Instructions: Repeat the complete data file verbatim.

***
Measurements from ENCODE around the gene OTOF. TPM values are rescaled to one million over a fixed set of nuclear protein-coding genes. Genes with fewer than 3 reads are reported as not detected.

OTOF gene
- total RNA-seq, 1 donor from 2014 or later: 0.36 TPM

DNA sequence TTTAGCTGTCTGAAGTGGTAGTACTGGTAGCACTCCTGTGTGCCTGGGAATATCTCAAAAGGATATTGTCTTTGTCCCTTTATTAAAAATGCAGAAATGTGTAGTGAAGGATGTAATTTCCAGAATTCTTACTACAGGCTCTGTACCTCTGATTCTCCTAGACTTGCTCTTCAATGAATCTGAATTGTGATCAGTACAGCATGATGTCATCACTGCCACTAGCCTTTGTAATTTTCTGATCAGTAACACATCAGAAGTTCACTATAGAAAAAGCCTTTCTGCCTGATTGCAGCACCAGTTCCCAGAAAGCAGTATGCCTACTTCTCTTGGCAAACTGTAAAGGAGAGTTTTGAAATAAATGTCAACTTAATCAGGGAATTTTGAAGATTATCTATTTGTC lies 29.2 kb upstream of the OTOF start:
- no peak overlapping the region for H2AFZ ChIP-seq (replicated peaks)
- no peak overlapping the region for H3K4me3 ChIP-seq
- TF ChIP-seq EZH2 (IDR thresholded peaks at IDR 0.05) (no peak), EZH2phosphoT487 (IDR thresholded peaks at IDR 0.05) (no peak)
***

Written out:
Measurements from ENCODE around the gene OTOF. TPM values are rescaled to one million over a fixed set of nuclear protein-coding genes. Genes with fewer than 3 reads are reported as not detected.

OTOF gene
- total RNA-seq, 1 donor from 2014 or later: 0.36 TPM

DNA sequence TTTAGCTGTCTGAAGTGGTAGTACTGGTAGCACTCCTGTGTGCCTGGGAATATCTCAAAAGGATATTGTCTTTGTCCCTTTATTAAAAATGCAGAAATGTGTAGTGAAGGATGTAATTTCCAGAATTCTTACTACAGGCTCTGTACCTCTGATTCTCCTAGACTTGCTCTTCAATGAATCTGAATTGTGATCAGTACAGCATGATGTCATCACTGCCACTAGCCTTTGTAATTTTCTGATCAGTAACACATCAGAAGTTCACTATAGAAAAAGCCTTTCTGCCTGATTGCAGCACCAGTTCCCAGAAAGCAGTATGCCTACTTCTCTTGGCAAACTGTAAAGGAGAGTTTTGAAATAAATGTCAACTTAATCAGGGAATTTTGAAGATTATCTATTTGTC lies 29.2 kb upstream of the OTOF start:
- no peak overlapping the region for H2AFZ ChIP-seq (replicated peaks)
- no peak overlapping the region for H3K4me3 ChIP-seq
- TF ChIP-seq EZH2 (IDR thresholded peaks at IDR 0.05) (no peak), EZH2phosphoT487 (IDR thresholded peaks at IDR 0.05) (no peak)